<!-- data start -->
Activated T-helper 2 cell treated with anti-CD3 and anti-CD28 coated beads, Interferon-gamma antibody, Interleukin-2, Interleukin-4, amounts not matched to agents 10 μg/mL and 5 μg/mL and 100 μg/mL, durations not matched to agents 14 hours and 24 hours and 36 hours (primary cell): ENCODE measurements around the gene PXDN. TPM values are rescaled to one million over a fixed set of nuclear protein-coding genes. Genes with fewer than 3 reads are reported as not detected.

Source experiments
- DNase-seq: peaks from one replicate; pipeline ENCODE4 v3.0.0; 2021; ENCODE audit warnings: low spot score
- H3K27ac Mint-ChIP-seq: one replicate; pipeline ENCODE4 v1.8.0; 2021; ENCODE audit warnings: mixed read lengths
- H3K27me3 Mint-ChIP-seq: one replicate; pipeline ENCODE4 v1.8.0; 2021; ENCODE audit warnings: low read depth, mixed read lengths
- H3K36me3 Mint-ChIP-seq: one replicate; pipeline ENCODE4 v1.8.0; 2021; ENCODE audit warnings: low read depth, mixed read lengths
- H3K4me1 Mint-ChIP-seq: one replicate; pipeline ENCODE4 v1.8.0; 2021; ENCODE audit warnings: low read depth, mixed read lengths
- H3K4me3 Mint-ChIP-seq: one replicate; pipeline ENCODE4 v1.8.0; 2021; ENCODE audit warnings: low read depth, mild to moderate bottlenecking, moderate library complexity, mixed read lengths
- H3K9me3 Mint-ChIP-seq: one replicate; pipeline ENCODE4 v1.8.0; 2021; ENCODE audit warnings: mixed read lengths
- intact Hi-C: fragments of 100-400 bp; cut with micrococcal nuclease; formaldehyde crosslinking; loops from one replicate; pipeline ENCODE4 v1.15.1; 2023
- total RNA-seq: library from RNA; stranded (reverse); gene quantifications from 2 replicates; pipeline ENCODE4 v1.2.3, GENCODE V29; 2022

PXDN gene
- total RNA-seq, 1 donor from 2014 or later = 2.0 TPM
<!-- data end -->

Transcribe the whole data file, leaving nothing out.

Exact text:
Activated T-helper 2 cell treated with anti-CD3 and anti-CD28 coated beads, Interferon-gamma antibody, Interleukin-2, Interleukin-4, amounts not matched to agents 10 μg/mL and 5 μg/mL and 100 μg/mL, durations not matched to agents 14 hours and 24 hours and 36 hours (primary cell): ENCODE measurements around the gene PXDN. TPM values are rescaled to one million over a fixed set of nuclear protein-coding genes. Genes with fewer than 3 reads are reported as not detected.

Source experiments
- DNase-seq: peaks from one replicate; pipeline ENCODE4 v3.0.0; 2021; ENCODE audit warnings: low spot score
- H3K27ac Mint-ChIP-seq: one replicate; pipeline ENCODE4 v1.8.0; 2021; ENCODE audit warnings: mixed read lengths
- H3K27me3 Mint-ChIP-seq: one replicate; pipeline ENCODE4 v1.8.0; 2021; ENCODE audit warnings: low read depth, mixed read lengths
- H3K36me3 Mint-ChIP-seq: one replicate; pipeline ENCODE4 v1.8.0; 2021; ENCODE audit warnings: low read depth, mixed read lengths
- H3K4me1 Mint-ChIP-seq: one replicate; pipeline ENCODE4 v1.8.0; 2021; ENCODE audit warnings: low read depth, mixed read lengths
- H3K4me3 Mint-ChIP-seq: one replicate; pipeline ENCODE4 v1.8.0; 2021; ENCODE audit warnings: low read depth, mild to moderate bottlenecking, moderate library complexity, mixed read lengths
- H3K9me3 Mint-ChIP-seq: one replicate; pipeline ENCODE4 v1.8.0; 2021; ENCODE audit warnings: mixed read lengths
- intact Hi-C: fragments of 100-400 bp; cut with micrococcal nuclease; formaldehyde crosslinking; loops from one replicate; pipeline ENCODE4 v1.15.1; 2023
- total RNA-seq: library from RNA; stranded (reverse); gene quantifications from 2 replicates; pipeline ENCODE4 v1.2.3, GENCODE V29; 2022

PXDN gene
- total RNA-seq, 1 donor from 2014 or later = 2.0 TPM